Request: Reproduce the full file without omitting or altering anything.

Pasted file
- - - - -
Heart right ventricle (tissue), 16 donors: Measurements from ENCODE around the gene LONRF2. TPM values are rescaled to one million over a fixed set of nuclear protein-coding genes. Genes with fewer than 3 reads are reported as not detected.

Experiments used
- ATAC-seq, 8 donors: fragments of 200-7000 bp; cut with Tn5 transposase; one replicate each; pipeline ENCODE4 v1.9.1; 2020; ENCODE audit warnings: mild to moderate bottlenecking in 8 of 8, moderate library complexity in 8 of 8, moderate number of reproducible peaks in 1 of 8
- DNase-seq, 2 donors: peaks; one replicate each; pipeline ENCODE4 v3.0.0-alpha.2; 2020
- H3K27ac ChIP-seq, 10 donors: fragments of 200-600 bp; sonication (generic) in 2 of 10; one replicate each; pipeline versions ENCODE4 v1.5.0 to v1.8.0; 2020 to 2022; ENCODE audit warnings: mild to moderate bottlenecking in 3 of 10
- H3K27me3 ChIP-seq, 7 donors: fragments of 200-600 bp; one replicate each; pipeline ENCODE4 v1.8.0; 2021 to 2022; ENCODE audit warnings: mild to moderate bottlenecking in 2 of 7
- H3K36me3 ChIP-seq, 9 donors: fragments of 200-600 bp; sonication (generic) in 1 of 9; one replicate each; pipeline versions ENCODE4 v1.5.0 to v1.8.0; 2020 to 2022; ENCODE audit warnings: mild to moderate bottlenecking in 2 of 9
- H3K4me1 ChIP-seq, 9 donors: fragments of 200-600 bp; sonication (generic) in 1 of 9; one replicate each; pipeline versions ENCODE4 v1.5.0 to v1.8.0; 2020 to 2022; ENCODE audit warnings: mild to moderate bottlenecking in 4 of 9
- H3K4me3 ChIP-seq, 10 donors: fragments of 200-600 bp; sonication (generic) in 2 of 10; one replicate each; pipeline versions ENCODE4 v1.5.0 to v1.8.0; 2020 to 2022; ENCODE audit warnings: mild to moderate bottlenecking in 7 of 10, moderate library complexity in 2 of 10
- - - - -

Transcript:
Heart right ventricle (tissue), 16 donors: Measurements from ENCODE around the gene LONRF2. TPM values are rescaled to one million over a fixed set of nuclear protein-coding genes. Genes with fewer than 3 reads are reported as not detected.

Experiments used
- ATAC-seq, 8 donors: fragments of 200-7000 bp; cut with Tn5 transposase; one replicate each; pipeline ENCODE4 v1.9.1; 2020; ENCODE audit warnings: mild to moderate bottlenecking in 8 of 8, moderate library complexity in 8 of 8, moderate number of reproducible peaks in 1 of 8
- DNase-seq, 2 donors: peaks; one replicate each; pipeline ENCODE4 v3.0.0-alpha.2; 2020
- H3K27ac ChIP-seq, 10 donors: fragments of 200-600 bp; sonication (generic) in 2 of 10; one replicate each; pipeline versions ENCODE4 v1.5.0 to v1.8.0; 2020 to 2022; ENCODE audit warnings: mild to moderate bottlenecking in 3 of 10
- H3K27me3 ChIP-seq, 7 donors: fragments of 200-600 bp; one replicate each; pipeline ENCODE4 v1.8.0; 2021 to 2022; ENCODE audit warnings: mild to moderate bottlenecking in 2 of 7
- H3K36me3 ChIP-seq, 9 donors: fragments of 200-600 bp; sonication (generic) in 1 of 9; one replicate each; pipeline versions ENCODE4 v1.5.0 to v1.8.0; 2020 to 2022; ENCODE audit warnings: mild to moderate bottlenecking in 2 of 9
- H3K4me1 ChIP-seq, 9 donors: fragments of 200-600 bp; sonication (generic) in 1 of 9; one replicate each; pipeline versions ENCODE4 v1.5.0 to v1.8.0; 2020 to 2022; ENCODE audit warnings: mild to moderate bottlenecking in 4 of 9
- H3K4me3 ChIP-seq, 10 donors: fragments of 200-600 bp; sonication (generic) in 2 of 10; one replicate each; pipeline versions ENCODE4 v1.5.0 to v1.8.0; 2020 to 2022; ENCODE audit warnings: mild to moderate bottlenecking in 7 of 10, moderate library complexity in 2 of 10